The Background: Hader was the Orioles' 19th-round draft pick in 2012. A local prep arm, he burst onto prospect radars with a dominant professional debut in short-season ball that summer. His full-season debut went swimmingly as well. Hader struck out nearly a batter per inning as a 19-year-old in the South Atlantic League before he was dealt to the Astros at the deadline as part of the Bud Norris package. The lefty wasn’t done wandering yet, though (he even looks the part of a well-traveled roadie).
After two strong years in the Houston system, he was shipped to Milwaukee for Carlos Gomez, along with his new major-league teammate, Phillips. Milwaukee’s system is where he really broke out. Hader had a dominant 2016 season, striking out 161 batters in 125 innings across the upper minors. That—coupled with his plus fastball/slider combo—was enough to make him a top-20 prospect and the second-best prospect in a very deep Brewers organization.
He's struggled with his control—never a strong suit—in 2017, but you might as well be standing on the moon when you peer down from the bump in Colorado Springs. Miller Park—not exactly a pitcher’s haven itself—will seem like quite friendly confines by comparison.
Scouting Report: Hader is long and lean and you might mistake him for a bassist in a Rusted Root cover band, but the flow only adds to his deception on the mound. The extreme crossfire and low arm slot does most of the heavy lifting in that department and makes for a very tough hitting experience for his fellow lefties. This isn’t your standard-issue southpaw deception merchant, though.
Hader’s fastball regular sees 95 mph and his slider is a potential plus offering as well. That combo alone should be enough to get major-league hitters out, but the command profile here is still fringy due to the funky delivery. Hader’s changeup is still a work in progress and could lead to some platoon issues until he finds more feel for the pitch. Yeah, this all sounds like a reliever long term, but I think he can start, and it sounds like the Brewers will give him a chance to prove it at some point this season.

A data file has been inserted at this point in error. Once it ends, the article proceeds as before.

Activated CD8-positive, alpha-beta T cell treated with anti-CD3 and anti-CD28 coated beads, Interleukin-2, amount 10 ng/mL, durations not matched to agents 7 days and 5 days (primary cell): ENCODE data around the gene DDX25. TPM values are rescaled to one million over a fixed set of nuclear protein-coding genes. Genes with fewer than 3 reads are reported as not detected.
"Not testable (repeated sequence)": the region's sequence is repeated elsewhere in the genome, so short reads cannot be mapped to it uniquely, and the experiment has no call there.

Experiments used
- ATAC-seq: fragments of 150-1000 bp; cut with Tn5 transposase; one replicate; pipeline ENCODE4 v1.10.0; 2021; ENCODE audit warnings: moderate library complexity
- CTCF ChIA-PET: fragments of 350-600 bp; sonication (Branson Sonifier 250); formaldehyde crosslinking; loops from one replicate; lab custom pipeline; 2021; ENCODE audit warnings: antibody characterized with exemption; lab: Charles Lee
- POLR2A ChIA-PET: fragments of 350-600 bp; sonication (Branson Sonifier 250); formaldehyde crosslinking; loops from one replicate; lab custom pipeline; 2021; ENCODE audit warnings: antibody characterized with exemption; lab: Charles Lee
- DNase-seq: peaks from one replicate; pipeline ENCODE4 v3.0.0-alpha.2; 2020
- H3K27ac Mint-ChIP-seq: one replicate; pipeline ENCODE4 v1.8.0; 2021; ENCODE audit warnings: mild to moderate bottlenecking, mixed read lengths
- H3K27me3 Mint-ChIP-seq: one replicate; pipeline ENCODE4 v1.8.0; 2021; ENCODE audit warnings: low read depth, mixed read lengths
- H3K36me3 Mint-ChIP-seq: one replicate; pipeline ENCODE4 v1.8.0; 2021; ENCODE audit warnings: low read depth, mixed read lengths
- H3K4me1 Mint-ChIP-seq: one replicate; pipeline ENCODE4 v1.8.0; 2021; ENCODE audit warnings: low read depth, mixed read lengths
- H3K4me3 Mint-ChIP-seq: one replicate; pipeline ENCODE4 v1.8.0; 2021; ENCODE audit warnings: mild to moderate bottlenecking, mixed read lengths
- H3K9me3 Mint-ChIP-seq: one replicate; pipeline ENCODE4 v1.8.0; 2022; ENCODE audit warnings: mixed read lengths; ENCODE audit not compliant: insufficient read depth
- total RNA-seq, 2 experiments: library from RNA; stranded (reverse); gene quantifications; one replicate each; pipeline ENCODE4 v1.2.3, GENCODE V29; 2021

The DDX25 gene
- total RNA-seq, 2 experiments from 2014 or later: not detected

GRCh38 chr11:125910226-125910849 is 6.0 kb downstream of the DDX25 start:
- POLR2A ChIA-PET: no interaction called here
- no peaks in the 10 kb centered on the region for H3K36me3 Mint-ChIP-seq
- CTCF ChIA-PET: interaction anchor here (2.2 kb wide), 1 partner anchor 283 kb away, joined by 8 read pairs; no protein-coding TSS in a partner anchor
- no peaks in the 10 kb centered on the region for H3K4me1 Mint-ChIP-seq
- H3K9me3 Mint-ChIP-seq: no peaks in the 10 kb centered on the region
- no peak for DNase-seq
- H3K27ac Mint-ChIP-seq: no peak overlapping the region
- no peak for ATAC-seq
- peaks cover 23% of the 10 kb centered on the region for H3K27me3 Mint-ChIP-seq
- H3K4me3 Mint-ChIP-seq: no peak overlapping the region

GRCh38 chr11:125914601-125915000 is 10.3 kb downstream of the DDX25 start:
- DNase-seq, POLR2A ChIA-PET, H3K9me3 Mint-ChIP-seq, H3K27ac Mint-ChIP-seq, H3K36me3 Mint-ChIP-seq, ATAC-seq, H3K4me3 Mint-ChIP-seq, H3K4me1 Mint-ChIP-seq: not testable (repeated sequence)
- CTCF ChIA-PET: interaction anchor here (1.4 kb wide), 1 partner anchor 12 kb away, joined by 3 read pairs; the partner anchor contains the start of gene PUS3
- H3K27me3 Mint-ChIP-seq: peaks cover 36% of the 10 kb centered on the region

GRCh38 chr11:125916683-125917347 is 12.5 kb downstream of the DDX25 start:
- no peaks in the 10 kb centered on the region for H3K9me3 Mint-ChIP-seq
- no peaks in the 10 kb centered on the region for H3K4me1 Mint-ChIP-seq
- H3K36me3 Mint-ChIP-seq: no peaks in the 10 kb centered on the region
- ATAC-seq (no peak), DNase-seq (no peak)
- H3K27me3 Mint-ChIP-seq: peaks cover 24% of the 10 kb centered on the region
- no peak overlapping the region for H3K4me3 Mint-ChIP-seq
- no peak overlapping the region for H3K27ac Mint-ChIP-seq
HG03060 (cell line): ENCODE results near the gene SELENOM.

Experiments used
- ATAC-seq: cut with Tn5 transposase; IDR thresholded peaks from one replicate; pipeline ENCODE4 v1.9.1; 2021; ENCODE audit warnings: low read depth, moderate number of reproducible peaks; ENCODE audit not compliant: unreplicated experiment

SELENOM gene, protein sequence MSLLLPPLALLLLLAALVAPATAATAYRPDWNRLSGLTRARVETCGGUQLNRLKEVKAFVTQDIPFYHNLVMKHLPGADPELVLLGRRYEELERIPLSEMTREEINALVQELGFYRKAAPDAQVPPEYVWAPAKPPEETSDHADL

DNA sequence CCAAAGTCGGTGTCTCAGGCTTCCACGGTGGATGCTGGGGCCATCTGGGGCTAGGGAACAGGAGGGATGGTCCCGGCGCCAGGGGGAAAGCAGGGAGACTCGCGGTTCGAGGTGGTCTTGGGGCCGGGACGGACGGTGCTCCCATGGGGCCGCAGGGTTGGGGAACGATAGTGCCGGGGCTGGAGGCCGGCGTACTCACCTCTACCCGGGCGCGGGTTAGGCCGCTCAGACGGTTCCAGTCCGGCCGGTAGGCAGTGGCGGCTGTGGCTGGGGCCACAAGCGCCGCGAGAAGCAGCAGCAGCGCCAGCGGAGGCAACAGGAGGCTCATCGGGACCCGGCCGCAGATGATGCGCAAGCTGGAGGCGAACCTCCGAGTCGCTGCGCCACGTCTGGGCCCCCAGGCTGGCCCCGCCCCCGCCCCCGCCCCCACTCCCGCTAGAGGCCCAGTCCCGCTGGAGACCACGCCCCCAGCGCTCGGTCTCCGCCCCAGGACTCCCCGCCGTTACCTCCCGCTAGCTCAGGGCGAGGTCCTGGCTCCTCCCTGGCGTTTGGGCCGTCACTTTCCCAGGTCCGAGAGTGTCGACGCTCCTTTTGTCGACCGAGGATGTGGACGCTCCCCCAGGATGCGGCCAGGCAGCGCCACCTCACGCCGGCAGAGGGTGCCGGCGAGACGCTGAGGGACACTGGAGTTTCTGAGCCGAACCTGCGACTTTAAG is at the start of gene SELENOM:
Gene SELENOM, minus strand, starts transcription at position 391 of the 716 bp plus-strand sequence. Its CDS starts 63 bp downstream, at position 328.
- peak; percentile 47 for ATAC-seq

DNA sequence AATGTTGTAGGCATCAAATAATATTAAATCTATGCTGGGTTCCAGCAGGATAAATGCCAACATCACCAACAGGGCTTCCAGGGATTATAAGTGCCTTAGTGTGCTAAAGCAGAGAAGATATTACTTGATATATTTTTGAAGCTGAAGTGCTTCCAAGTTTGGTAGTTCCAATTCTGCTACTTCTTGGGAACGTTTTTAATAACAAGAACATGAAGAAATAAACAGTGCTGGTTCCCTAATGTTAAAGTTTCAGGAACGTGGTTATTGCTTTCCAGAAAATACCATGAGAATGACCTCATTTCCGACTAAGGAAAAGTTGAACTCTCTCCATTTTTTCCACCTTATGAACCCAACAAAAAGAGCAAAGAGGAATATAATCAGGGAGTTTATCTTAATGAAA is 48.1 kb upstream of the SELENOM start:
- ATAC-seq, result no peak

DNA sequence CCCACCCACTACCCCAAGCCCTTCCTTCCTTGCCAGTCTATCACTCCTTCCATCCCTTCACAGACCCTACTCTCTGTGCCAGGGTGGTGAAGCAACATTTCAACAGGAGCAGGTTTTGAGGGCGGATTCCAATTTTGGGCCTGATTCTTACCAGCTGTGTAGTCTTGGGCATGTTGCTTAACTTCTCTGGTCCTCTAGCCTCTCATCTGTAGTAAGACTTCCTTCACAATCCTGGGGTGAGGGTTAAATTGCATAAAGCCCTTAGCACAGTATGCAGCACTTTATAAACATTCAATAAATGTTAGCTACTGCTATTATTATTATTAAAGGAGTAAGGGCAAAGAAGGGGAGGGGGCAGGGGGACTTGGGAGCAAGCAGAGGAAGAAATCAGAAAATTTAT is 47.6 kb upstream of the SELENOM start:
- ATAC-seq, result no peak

Immediate Big League Future: Hader will get some non-high-leverage bullpen reps for the time being, where I expect the stuff to continue to be effective. When and if the Brewers ease him into the rotation may depend on the health of their current starting five and how long their surprising run at the top of the NL Central continues. —Jeffrey Paternostro
Fantasy Impact: It’s impossible to sugarcoat Hader’s lackluster performance in Triple-A Colorado Springs this season. The 23-year-old southpaw owns an underwhelming 5.37 ERA (9.33 DRA), 1.54 WHIP, and a 51/31 K/BB ratio over 52 innings and 12 starts. Despite his recent struggles, especially in the control department (5.4 BB/9), Hader remains an elite fantasy pitching prospect. It’s all about the strikeout potential. If his uncanny ability to miss bats remains intact at the major-league level, he will remain on the fantasy radar in perpetuity.
Rankings are merely an arbitrary snapshot in time, but it’s worth noting that Hader checked in as a top-20 prospect (no. 19 overall) in the BP pre-season Top 101 list and no. 38 overall (SP #8) on Bret Sayre and Ben Carsley’s Top 101 dynasty league prospects list just a few months ago. Ignore the minor-league struggles, focus on the insane lettuce, and the glorious strikeout rate.
If it all comes together from a command and control standpoint, it’s easy to envision the Maryland native evolving into an elite four-category fantasy starter with the potential to rank among the league leaders in strikeouts annually. That’s the best-case scenario. The omnipresent control issues present a boatload of risk in the WHIP department, and have the potential to relegate him to the bullpen on a more permanent basis if he never figures it out. Regardless of the outcome, the immense upside is high enough that Hader warrants a pickup in deeper mixed leagues right now. –George Bissell
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